What is Quartz Inversion?
No, it’s not a quart of milk standing on its head. It’s the point at which silica crystals in clay change their molecular structure during the rise and fall of temperatures in the kiln. Heat serves as a catalyst for permanent change. Very cool idea. I think of it as a metaphor for most things in life. The transformational power of art can change us at the very core. Our actions change the earth every day, for better or worse. The choices we make, the thoughts we have, and the words we say change us in every way at every moment--from the inside out. I like to think that I go through a quartz inversion on a regular basis....and once quartz inversion occurs, there is no going back.
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Thursday, November 12, 2009

Italian hours.......

So what was the most amazing thing about spending three weeks in Italy?....The fact that I came home more inspired creatively than I have been in a very long time. First let me qualify that by saying it was not the ONLY amazing thing. Seeing new places, like the incredibly fantastically wonderful Bologna, was also great. But even the most wonderful thing about Bologna was the way it inspired me creatively and how much I couldn't wait to come home and start incorporating those warm colors, the shapes of the arched porticos, and images of graffiti into my artwork. The whole city is like a living collage; layers and shapes seem to overlap one another in the most natural way--like the city was always meant to be seen that way. The barrage of graffiti-covered walls and scraps of peeling advertisements and posters do not take away from the burst of deliciousness that assaults the eyes on every street. It actually enhances everything about the city.

I was only there one day and two half days, but I made the most of every minute. I visited the Morandi Museum, the Casa Morandi (Morandi's former home and studio), MAMBO (Bologna's modern art museum which houses one of the most wonderful Sean Scully's I've ever seen in person), and the mind-blowing Santo Stefano church (known as Sette Chiese because it is a series of chapels, courtyards, naves, and rooms all inter-joining one another in a heavenly maze of connected-ness). But I digress......sort of.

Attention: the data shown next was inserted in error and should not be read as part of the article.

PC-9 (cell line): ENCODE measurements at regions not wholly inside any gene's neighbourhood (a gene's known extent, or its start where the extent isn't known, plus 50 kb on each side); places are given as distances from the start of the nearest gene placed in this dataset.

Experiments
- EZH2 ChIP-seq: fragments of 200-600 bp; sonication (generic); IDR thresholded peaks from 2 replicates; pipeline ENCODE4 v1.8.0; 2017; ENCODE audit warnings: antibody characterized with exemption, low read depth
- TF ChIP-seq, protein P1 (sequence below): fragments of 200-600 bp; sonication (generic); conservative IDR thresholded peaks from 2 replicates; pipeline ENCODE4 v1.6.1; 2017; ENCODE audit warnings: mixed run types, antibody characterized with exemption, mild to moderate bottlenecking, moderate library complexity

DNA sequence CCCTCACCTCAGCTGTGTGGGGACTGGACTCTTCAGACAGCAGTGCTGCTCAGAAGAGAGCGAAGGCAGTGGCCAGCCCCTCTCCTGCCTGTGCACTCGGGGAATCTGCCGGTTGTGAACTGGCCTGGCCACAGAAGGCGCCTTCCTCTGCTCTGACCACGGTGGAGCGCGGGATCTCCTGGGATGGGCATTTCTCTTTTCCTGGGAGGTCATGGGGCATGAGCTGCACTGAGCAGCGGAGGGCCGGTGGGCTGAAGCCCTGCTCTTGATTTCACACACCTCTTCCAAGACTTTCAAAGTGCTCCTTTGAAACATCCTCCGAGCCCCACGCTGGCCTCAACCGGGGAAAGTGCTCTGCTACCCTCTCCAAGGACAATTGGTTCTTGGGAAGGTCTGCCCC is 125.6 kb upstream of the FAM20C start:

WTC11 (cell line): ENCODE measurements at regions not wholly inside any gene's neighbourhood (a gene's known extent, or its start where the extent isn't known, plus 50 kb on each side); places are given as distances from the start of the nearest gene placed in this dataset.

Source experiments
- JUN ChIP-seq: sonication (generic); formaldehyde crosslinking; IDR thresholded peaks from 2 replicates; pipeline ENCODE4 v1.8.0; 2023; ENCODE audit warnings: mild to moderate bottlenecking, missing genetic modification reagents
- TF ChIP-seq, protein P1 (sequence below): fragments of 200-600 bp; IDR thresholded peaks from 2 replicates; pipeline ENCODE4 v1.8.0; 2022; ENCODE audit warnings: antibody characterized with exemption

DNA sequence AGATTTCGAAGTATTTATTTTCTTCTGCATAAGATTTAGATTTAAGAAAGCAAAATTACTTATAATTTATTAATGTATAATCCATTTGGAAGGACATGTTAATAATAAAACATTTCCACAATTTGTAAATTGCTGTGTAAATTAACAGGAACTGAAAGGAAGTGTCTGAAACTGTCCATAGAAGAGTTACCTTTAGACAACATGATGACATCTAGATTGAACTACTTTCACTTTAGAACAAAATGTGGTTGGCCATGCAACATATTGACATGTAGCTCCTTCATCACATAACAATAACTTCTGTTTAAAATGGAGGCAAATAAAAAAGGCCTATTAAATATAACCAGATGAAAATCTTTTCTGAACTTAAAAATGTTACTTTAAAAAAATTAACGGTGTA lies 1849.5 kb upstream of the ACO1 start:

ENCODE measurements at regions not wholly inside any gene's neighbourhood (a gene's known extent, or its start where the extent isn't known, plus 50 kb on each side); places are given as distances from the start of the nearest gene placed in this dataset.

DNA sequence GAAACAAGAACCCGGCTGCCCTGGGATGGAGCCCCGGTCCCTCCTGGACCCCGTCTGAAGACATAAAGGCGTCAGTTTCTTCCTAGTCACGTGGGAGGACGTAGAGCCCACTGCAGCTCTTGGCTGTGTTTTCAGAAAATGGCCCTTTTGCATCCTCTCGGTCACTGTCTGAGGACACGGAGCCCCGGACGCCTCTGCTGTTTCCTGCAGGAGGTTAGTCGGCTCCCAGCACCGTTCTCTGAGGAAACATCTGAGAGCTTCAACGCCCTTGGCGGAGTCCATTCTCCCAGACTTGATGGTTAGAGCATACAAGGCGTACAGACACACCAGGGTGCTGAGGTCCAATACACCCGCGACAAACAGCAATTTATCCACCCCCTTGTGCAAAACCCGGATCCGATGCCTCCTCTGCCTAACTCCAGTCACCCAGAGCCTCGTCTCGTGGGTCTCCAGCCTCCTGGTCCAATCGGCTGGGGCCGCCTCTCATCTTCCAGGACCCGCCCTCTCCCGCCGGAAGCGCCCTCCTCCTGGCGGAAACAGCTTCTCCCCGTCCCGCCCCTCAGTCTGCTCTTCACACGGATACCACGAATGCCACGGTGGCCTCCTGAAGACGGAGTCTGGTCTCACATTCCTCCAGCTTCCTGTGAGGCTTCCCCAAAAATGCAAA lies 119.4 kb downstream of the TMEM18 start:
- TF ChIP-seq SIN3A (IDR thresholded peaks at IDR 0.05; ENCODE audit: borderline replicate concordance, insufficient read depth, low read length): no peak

Let me step back to my first two weeks in Tuscany. The first couple of days were almost, dare I say, a disappointment. The teacher, Julian, a wonderful English art teacher with an undying penchant for all things Renaissance, was a virtual Bernini's Fountain of Knowledge! Unfortunately, it was a subject that could not be less interesting to me. But I stuck it out through the first few days of basic water-color lessons, visits to churches filled with Fresco's, and mini lectures on god-knows-which-Renaissance painter, and waited for an opening to start my own work in the studio independently of the other dilettante participants. Then one day, Julian showed me a new technique which he called 'monoprinting' and the flood gates opened. I spent the rest of the week cranking these things out on cheap newsprint paper, one after another. By the end of the week I was so wound up I decided to extend my stay for another 4 days. It was heaven on earth! Waking up every day with nothing else to do but work in the studio, eat the three delicious meals prepared by Julian's lovely wife Amanda, and at night drink all the yummy wine my liver could handle. E' stato stupendo!

I'd like to recommend this place to anyone who wants to take some time away and spend some unstructured time working in a light-filled studio one hour away from Florence, Arezzo and Rome, perched on a sun-drenched Tuscan hill on the border of Umbria. The website is www.artistinitaly.com. Tell Julian and Amanda that Jo the New Yorker sent you....Buon divertimento!

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